Takotsubo cardiomyopathy is an acute stress-induced heart failure syndrome for which the exact pathogenic mechanisms are unclear, and consequently, no specific treatment exists. In an experimental model of stress-induced takotsubo-like cardiomyopathy, the authors describe the temporal course of a chronic inflammatory response post-induction, with an initial early influx of neutrophils into myocardial tissue followed by macrophages that are typical of a proinflammatory M1 phenotype, and a nonsignificant increase in systemic inflammatory cytokines. Post-mortem myocardium from the more complex clinical takotsubo patients share features of the study’s experimental model. These findings suggest modulators of inflammation could be a potential therapeutic option.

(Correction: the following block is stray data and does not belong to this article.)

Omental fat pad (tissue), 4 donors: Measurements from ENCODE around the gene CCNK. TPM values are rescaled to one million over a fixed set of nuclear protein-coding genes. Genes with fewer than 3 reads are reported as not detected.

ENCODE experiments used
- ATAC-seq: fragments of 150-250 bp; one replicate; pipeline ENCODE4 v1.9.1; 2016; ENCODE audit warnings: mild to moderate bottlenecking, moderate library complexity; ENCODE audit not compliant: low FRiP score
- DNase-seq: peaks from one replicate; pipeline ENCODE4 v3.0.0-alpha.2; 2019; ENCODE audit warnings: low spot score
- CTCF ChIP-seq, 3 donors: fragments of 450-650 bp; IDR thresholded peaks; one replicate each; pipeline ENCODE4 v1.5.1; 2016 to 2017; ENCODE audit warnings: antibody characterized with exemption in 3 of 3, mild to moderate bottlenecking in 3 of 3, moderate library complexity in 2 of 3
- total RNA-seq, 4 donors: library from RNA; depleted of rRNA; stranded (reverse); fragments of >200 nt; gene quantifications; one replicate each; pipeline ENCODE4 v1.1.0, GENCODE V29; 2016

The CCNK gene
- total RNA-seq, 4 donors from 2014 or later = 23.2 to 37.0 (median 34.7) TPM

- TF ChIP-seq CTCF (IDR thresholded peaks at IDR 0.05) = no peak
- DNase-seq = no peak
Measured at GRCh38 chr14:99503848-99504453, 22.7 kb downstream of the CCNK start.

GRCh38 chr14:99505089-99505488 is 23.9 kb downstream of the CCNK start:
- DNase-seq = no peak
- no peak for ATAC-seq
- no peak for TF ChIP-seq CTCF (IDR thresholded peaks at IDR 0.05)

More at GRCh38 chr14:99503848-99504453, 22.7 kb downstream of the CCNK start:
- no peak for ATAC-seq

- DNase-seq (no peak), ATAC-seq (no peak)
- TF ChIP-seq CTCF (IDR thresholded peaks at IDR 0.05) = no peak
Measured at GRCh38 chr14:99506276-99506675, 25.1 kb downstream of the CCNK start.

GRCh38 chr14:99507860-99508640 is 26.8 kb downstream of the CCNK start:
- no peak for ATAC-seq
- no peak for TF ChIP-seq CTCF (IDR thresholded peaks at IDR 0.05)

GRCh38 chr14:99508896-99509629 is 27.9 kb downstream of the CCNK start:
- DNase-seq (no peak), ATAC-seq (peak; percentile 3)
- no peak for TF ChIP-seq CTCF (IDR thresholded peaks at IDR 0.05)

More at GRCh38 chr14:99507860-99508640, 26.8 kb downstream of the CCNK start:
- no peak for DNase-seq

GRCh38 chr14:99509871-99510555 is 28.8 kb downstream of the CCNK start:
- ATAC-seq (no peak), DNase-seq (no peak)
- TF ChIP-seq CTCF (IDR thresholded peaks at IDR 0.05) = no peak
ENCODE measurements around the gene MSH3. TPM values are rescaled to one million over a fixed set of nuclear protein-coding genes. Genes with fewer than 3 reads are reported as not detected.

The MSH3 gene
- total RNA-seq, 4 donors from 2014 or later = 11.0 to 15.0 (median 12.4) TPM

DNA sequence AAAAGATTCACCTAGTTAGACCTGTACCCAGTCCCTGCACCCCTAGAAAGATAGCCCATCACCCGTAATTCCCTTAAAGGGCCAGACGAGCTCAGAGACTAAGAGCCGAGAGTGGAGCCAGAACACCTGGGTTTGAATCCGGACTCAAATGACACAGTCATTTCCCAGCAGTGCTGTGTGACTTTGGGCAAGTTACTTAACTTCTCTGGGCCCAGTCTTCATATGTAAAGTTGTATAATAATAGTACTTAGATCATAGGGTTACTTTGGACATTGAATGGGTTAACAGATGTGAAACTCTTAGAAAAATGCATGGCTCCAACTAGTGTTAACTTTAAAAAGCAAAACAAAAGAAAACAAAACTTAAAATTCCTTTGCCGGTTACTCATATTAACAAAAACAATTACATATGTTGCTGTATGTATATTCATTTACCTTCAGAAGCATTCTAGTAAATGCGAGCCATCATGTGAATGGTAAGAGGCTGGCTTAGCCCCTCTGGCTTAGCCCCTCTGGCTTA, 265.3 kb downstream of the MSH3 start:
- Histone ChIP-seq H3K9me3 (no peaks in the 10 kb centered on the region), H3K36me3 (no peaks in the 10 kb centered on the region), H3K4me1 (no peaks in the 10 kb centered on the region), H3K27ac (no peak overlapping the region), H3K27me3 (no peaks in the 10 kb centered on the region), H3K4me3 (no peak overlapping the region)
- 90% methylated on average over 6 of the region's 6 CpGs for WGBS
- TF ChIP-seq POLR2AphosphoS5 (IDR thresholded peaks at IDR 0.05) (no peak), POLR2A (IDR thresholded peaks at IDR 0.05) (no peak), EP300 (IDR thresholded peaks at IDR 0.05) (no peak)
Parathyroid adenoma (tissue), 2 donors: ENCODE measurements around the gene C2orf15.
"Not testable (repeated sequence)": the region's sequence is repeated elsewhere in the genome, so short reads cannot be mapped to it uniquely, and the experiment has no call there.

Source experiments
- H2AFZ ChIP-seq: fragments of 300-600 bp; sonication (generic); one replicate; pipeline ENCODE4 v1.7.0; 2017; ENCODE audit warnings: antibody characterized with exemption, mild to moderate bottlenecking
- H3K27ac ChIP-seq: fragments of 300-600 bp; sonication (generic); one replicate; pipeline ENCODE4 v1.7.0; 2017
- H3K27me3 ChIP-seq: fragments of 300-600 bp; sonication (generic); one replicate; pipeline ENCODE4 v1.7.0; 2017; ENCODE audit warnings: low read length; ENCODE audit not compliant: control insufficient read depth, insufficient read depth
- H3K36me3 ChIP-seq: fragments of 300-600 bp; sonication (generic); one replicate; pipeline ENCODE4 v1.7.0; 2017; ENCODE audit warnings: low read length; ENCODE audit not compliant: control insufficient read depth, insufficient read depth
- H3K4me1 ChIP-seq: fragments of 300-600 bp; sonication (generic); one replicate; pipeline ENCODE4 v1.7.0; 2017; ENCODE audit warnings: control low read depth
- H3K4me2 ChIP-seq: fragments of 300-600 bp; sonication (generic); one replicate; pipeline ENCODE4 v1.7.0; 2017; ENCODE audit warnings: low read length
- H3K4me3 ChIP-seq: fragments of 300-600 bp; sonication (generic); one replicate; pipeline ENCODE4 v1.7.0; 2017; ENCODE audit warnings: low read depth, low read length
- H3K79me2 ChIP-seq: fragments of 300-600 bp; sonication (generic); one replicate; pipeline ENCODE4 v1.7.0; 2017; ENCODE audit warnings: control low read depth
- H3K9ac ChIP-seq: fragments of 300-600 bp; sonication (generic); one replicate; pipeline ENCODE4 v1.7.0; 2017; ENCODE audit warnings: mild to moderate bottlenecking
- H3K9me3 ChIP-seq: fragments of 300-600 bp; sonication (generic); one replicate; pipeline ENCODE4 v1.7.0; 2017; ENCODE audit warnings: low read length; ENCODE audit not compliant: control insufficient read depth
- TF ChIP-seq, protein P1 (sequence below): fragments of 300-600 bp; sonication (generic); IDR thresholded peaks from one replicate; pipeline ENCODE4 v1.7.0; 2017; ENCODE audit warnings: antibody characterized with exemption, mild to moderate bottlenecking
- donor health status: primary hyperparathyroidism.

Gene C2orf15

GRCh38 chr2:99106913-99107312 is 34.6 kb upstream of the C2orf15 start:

Acute stress-induced (takotsubo) cardiomyopathy has a dramatic clinical presentation, mimicking a myocardial infarction (MI) (1) and is often precipitated by major emotional/physical stress. Despite unobstructed coronary arteries, the left ventriculogram shows characteristic myocardial ballooning, not corresponding to a single coronary artery territory, and the heart function is severely reduced. Regardless of a spontaneous process of recovery as a recognized feature of takotsubo cardiomyopathy, the mortality risk and long-term mortality are also comparable with MI (2,3). There is no current treatment, and the etiology is unclear, therefore its pathophysiology needs to be resolved before targeted therapies can be trialed. We have previously demonstrated severe global edema in both left and right ventricular myocardium of takotsubo patients during the acute phase with incomplete resolution at 4 months (4–7). The substrate of this persistent edema is most likely an ongoing inflammatory response, which remains to be characterized in detail. However, this is challenging in patients, where coexistent cardiac pathologies, lack of access to tissue, very small biopsies that do not reflect global changes, and tissue availability only at a single time point, are the norm.